Pour the beaten cheesy eggs over the stuff in your casserole dish. Not enough eggs, just beat a few more and pour them over. The eggs should be just covering the stuff, not swimming over. Add more cheese on top for a crust if you want.

Bake at 350ish until the eggs are set - if you jiggle the pan the eggs shouldn't shake and be runny. Cut out a square every morning and microwave! You can also put it in the oven, or portion it out the night before to put in little to go containers. Delicious, high protien, and easy after the initial time.
posted by foodmapper at 11:55 AM on December 28, 2009 [1 favorite]


You could make a frittata (sp?) on Sunday night and eat slices throughout the week for breakfast. If you make one with a dozen eggs and then portion it out (maybe the last two portions should be frozen to be on the safe side) you'll have breakfast for a week. I was intimidated by the idea of frittatas for a long time but they're actually pretty easy. The key is a cast iron pan.
posted by lunasol at 12:01 PM on December 28, 2009


This is what I do: I have a few packs of instant oatmeal at my office, and microwave it for lunch, sometimes for a late breakfast at work. About once a week, I buy some fruit, vegetables and yogurt and store it at the office fridge.
posted by iviken at 12:25 PM on December 28, 2009


@redfoxtail - That was a most unexpected suggestion, which makes it all the more welcome. That you.

Tons of good suggestions in this thread. A lot of egg-based suggestions too. I like eggs a lot, but I would probably get sick of eating eggs day after day, so I'm still looking for maybe one or two more options.

I was wondering if someone would mention a seafood/fish option. But maybe that sort of thing doesn't lend itself to being made ahead?

I don't know what Greek yogurt is, but I'm looking it up now. Sounds promising.
posted by Vorteks at 12:28 PM on December 28, 2009


@iviken - A good idea. But! Unbelievably, our office manager is so strict that she throws out anything left in the fridge overnight. Every. Single. Day. Anything I bring in to work has to be eaten same day.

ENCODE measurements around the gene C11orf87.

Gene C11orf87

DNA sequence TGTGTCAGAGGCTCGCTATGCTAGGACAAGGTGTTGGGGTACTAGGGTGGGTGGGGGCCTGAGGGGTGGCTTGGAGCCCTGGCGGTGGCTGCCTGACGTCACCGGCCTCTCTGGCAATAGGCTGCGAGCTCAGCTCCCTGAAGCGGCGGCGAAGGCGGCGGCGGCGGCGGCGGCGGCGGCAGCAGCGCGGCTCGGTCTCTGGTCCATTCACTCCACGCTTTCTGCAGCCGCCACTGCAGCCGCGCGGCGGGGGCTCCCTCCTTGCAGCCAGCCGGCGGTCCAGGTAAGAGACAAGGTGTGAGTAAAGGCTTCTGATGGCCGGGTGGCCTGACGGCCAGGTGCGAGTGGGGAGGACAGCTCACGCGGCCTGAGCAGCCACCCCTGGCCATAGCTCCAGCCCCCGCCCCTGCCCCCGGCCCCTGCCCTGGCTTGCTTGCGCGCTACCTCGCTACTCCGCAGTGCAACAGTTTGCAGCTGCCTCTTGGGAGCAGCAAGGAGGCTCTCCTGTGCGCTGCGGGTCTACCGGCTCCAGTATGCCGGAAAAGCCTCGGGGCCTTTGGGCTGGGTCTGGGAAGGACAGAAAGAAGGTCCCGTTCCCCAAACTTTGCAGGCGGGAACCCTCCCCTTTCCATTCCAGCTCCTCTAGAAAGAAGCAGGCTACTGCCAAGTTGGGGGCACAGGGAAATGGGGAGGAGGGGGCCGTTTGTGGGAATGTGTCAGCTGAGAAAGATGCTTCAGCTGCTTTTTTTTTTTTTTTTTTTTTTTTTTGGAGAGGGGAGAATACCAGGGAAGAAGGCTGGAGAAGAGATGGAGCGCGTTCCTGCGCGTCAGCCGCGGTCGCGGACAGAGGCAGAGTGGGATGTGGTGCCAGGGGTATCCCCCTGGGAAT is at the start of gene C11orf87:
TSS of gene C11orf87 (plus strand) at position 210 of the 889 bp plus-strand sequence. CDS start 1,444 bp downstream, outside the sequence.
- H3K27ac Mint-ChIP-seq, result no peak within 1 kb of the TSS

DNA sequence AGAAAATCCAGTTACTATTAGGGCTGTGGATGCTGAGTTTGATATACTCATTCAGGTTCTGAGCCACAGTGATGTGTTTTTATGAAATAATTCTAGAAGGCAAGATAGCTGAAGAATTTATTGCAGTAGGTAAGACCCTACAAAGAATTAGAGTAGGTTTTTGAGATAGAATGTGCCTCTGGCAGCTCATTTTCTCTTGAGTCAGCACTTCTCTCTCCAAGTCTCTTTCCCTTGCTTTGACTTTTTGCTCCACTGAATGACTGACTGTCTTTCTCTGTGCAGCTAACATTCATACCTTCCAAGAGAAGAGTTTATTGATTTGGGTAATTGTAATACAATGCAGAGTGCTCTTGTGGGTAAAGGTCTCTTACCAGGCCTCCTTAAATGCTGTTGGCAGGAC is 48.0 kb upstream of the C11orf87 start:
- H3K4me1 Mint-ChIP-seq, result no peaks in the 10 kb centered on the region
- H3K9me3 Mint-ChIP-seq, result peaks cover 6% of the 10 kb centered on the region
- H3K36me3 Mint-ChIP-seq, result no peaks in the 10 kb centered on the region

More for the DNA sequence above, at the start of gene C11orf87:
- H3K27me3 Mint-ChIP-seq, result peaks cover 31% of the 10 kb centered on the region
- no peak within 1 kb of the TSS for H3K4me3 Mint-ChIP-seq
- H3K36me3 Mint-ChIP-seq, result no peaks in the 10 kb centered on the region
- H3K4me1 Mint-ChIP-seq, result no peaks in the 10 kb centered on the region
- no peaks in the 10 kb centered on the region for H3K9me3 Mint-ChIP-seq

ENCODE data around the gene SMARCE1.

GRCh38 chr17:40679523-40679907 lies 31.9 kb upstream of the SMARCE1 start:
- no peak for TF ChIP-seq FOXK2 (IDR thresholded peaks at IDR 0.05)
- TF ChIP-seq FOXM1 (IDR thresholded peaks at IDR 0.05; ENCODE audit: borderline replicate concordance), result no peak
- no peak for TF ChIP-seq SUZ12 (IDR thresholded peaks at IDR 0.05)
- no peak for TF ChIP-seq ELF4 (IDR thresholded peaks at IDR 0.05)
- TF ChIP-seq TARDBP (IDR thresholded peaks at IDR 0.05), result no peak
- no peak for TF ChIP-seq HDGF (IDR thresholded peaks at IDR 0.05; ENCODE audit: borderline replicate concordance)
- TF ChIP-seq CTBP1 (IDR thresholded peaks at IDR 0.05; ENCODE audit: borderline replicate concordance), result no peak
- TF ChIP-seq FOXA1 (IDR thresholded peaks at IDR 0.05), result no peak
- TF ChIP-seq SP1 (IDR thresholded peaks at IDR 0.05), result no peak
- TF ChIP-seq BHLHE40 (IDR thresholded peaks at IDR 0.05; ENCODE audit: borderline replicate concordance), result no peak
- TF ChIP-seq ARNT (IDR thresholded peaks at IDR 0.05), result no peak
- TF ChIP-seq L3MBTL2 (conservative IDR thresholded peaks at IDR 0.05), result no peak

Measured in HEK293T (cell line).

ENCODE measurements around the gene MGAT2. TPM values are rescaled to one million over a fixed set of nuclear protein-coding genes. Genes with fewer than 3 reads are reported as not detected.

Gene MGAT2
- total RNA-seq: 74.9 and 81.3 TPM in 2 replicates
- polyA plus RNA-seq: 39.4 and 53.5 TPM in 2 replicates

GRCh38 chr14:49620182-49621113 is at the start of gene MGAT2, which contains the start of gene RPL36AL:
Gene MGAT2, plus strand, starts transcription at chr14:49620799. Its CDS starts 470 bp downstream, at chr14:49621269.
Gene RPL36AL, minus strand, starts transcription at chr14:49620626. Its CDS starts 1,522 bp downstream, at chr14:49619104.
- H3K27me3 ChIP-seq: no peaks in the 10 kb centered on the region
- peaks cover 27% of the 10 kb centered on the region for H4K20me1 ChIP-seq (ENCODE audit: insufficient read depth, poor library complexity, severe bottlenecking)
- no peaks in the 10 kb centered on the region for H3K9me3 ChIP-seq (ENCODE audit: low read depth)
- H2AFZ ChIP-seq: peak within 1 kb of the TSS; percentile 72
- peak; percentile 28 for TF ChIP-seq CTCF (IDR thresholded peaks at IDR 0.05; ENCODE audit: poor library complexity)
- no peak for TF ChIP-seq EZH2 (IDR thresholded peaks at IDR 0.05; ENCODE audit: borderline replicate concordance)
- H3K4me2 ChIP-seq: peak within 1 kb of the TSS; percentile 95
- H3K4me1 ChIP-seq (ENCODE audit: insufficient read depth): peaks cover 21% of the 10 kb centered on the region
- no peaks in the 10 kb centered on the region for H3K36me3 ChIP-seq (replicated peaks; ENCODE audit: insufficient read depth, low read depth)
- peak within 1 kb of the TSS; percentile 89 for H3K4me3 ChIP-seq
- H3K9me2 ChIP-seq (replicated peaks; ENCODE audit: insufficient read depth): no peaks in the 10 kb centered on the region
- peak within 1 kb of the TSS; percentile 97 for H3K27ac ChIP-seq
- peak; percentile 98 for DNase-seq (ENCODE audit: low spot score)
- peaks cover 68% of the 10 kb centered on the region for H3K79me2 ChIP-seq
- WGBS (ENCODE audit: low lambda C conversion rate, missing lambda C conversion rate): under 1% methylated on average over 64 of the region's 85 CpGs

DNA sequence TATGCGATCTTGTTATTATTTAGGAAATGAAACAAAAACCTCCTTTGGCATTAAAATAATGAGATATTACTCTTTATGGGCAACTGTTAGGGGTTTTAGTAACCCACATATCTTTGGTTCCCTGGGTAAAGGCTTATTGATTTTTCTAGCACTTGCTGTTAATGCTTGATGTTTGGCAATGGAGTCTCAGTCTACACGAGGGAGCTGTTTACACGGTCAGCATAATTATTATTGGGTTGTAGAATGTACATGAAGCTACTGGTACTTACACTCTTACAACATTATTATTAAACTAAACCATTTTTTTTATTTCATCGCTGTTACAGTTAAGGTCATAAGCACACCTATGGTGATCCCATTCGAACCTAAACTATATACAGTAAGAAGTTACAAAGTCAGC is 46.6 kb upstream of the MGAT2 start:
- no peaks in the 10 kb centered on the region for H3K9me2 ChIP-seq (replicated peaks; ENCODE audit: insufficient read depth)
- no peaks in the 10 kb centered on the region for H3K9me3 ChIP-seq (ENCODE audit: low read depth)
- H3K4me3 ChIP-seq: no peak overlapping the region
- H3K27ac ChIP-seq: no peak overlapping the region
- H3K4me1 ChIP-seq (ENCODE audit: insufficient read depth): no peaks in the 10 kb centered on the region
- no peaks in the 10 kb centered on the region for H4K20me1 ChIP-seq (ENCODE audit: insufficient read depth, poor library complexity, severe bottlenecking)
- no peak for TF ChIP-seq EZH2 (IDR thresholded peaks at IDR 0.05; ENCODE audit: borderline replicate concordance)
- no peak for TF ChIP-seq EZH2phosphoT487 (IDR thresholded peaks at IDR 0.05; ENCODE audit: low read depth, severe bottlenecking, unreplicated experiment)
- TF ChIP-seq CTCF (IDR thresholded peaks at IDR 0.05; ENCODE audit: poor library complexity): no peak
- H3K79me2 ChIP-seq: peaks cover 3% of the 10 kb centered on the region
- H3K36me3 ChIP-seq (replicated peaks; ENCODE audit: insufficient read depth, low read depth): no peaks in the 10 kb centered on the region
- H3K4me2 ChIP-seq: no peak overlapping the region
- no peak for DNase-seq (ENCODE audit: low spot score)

posted by Vorteks at 12:30 PM on December 28, 2009


Ok, ran the numbers for AB's protein bar. I come up with (per serving):

8.5 g protein (27% protein)
4.8 g fat (35% fat)
14.8 g carbs (47% carbs)

135 cal/serving.
posted by electroboy at 12:31 PM on December 28, 2009 [1 favorite]


Apple-cinnamon-vanilla oatmeal has changed my (digestive) life-- and as a general rule I detest oatmeal:

--Cut 3-4 apples into small pieces, put in a pot with 4 cups of water and a TON of cinnamon (I add about 1.5 tablespoons)-- bring to a boil.
--Add 2/3 cup EACH regular and steel-cut oats and stir well. Reduce heat to simmer.
--I cook it until quite thick (about 15-20 minutes, you can cook it for a shorter period if you prefer your oatmeal a bit thinner). Stir occasionally.
--Remove from heat. Add vanilla to taste (I add some almond extract as well).
--I also add a scoop or two of vanilla protein powder and a handful of dried cranberries. You can add a sweetener of your choice if you like (my protein powder already contains one so I don't usually add anything more).

Prep + cooking time is about a half-hour and I get four days out of this-- I eat one portion, put one in the fridge, and two in the freezer. You could bulk it out with another low-GI fruit to get that fifth day covered.
posted by mireille at 12:37 PM on December 28, 2009 [7 favorites]


How about this? Vegetable quiche to go.